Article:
WAX: The Other Plastic
Simpler solutions to engineering problems are often missed in the eternal quest for the latest technology that requires the latest in engineered materials. Simple solutions using common materials are often passed over as being less than "state of the art." Waxes are one such material. Petroleum waxes have been around for over 100 years, but regardless of wax's longevity, manufacturers familiar with its utility continually develop new applications.
Wax is a simple, easy-to-use material that can deliver consistent properties to engineered products. Consider the issues of encapsulation, lubrication and timed release. These applications were all addressed by Calwax Corp., a specialty wax manufacturer located in Irwindale, CA. Calwax specializes in developing custom solutions to issues involving the use of wax as the primary performance material.
EncapsulationA major manufacturer of steel alloys needed to put an additive material into an exotic molten metal using a robotic arm. Additives needed to be pre-measured, completely self-contained, and able to be handled by a robotic arm. The idea developed to encapsulate the additive in a block of blended wax. The robotic arm could grip the block and add it to the alloy, and the wax vaporized from the intense heat after it did its job. The wax became a temporary package.
"Because the wax was inert, there was no contamination of the additive," said Henry Shishido, Calwax Manufacturing manager.
A second engineering problem solved by encapsulation was how to add a surfactant into a mix just before use. In this case, there was a need for manual insertion, but a pre-measured amount of surfactant was required. The surfactant was needed to add several performance factors to the mix, but it had to be done in the field where the mix was being made. The "container" had to be durable enough for shipping and handling, but friable enough to break when required.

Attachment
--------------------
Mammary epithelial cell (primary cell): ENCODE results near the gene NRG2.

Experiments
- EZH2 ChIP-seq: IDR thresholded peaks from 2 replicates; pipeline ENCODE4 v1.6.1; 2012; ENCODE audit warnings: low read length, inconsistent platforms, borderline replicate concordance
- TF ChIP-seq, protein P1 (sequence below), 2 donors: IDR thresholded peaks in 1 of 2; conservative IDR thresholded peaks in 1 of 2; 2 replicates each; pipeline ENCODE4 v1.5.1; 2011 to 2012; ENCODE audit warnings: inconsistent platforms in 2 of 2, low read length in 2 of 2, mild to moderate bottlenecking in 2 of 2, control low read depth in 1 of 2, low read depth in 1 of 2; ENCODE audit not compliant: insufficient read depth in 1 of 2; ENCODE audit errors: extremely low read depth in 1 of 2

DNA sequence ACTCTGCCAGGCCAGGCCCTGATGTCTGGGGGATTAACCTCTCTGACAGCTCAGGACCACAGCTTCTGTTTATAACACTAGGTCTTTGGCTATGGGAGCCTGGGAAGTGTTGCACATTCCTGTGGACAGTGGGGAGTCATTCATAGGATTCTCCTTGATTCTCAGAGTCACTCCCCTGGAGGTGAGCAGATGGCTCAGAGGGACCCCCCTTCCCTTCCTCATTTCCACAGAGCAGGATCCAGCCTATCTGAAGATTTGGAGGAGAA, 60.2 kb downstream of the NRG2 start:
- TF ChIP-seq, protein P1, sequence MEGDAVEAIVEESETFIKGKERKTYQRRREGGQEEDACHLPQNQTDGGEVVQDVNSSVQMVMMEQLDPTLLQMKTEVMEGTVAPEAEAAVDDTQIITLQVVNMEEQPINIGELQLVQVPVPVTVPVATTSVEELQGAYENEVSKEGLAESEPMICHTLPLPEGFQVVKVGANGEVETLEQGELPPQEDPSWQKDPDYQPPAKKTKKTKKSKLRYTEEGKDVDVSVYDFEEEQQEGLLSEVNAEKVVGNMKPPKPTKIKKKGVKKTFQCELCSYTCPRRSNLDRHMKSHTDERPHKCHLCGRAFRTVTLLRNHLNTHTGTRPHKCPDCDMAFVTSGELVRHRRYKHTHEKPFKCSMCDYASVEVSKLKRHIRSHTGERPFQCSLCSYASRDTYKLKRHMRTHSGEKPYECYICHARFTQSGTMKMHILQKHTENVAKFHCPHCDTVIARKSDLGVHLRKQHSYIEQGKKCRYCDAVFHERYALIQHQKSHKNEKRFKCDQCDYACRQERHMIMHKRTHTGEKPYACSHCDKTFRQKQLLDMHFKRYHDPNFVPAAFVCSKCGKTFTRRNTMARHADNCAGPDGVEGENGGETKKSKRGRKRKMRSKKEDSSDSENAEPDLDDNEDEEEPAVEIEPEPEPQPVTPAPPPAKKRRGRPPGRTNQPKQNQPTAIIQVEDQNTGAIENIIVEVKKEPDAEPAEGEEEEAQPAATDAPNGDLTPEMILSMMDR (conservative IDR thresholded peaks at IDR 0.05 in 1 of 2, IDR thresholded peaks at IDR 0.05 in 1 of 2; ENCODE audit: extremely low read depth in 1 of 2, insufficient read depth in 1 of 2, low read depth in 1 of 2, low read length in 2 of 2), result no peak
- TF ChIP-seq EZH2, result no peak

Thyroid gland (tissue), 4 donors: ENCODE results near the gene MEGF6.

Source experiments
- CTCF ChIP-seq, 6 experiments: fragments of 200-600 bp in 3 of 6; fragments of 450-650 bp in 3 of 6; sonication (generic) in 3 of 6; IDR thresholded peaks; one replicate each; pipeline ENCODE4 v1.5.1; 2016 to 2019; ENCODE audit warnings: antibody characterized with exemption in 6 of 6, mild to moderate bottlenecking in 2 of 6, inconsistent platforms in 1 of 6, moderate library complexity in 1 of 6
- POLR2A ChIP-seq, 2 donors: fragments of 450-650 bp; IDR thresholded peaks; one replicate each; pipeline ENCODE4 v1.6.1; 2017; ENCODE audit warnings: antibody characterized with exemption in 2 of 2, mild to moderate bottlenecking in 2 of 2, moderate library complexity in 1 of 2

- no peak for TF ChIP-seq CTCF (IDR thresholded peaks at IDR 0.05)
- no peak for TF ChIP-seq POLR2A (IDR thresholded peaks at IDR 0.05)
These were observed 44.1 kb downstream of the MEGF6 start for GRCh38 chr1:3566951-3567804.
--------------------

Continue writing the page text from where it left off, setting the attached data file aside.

A wax mold was devised that looked much like an egg or a hand grenade. There were two sizes to provide options in concentration. The operator would simply throw the right size and number of "eggs" into the mix, allow the mixing to break up the wax capsule, then apply the mix.
Protectant and LubricantWax is a "green" material; it is safe for the environment and even consumable by humans. It provides excellent temporary protection for surfaces. It can lubricate, seal and absorb impact. An example is the use of wax with orthodontic braces. Using a small piece of wax over the braces delivers a great amount of relief. The wax lubricates, protects, and is not a contaminant for humans since it can be refined to food grade. It is also acceptable for use as a chewing gum additive; it provides some degree of texture control and also acts as a release agent from the teeth. Without the wax, chewing gum would be like eating peanut butter.
Wax can also be used for therapeutic and personal care. Paraffin hot baths for joints and extremities are a very popular application for wax. It can deliver a predictable amount of heat to the surface of the body. Immersion also helps skin soften and have a smooth, lubricated feel. The wax can be blended to provide other enhancements such as aroma, color, active ingredients and form, whether it be in pellet form or solid blocks.